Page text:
Various methods were developed to model fluid flow in pores and fractures at the grain level when using DEM. The commonly used approach to describe fluid flow and predict interaction mechanisms between flowing fluid and particles is the pore network modelling. It assumes that fluid flows through channels connecting pores that accumulate pressure. A simplified laminar viscous Poiseuille flow is assumed in channels [32, 47, 60] and no flow or Stokes flow is taken in pores [4, 40, 55]. The Poiseuille flow in channels describes laminar Newtonian fluid flow between two plates (in general nonparallel) and is based on Reynold’s equations of a classical lubrication theory. The Stokes flow takes place in pores when advective inertial forces are small as compared with viscous forces (the Reynolds number less than 1). The pore network model is built through a weighted Delaunay triangulation over the discrete element packing. Preexisting fractures and hydraulically driven fractures are treated as a series of channels connected facetoface or by cell grids, depending on fluid flow model. The finite volume method is applied to solve the governing equations of motion. In this approach, the edges of triangles connect the gravity centres of discrete elements. The geometry of a fluid domain (voids) is thus not accurately reproduced. The triangles do not reproduce a geometry but volumes of voids. A single triangle covers partially particles and a void. The void volumes are the difference between the areas of triangles and areas of particles in triangles and next multiplied by 1 m (in the zdirection). One pore is always discretized by one triangle. This approach is also called the porescale finite volume (PFV) method [4, 55]. The model may describe either incompressible or compressible fluid. Due to its simplicity, PFV overcomes the problem of the high computational cost of mesoscale models without introducing all phenomenological assumptions of continuumbased methods [23]. The models meet the following simplifying assumptions [4, 32, 40, 47, 55, 60]: (a) the singlephase fluid flow (full saturation) in voids and fractures; the only phase is a fluid (the gasphase is neglected), (b) the incompressible viscous laminar fluid flow (turbulent flow conditions are neglected) and (c) isothermal conditions in rock and flowing fluid (thermal stresses are not taken into account).
There exist also several combined solutions using DEM connected to the Smooth Particle Hydromechanics (SPH) approach to describe the fluid behaviour [2, 14, 34, 44, 53]. Other coupled approaches which were successfully applied to fluidparticle system simulations is DEM combined with the lattice Boltzmann method [3, 33] that comes from the kinetic theory of gases. However, this approach requires huge computation time and is rarely employed in modelling of hydrofracking. Recently several coupled DEM/CFD simulation results were described in different hydromechanical engineering problems [12, 30, 46, 58, 59, 62, 63].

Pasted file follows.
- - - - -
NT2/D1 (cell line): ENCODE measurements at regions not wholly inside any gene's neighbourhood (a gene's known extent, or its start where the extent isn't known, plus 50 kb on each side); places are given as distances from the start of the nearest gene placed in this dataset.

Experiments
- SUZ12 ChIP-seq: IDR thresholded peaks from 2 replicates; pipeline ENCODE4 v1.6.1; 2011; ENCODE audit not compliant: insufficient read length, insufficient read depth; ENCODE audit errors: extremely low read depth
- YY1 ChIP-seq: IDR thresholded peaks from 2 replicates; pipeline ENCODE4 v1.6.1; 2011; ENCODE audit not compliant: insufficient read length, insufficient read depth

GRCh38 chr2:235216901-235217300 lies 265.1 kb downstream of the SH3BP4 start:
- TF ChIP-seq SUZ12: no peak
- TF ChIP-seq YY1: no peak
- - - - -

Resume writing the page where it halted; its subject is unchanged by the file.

The paper is arranged as follows. After Introduction (Sect. 1) and a brief overview of existing continuous and discontinuous approaches for simulating hydrofracking in rocks, the discrete element method is summarized in Sect. 2 and the fluid flow model in Sect. 3. The coupling of DEM/CFD is discussed in Sect. 4 and the model calibration in Sect. 5. Section 6 reports on numerical study results of hydrofracking in a rock specimen. Finally, some concluding remarks are offered in Sect. 7.
2 DEM for rocks
The advantage of the mesoscale modelling (in particular under 3D conditions) is that it directly simulates mesostructure and thus may be used to comprehensively study the mechanism of the initiation, growth and formation of localized zones and cracks that greatly affect the macroscopic behaviour of frictionalcohesive materials. It may also be used for studying different local phenomena at the aggregate level (e.g. force chains and vortexstructures) to predict the early fracture process [24, 36]. The disadvantages are the huge computational cost.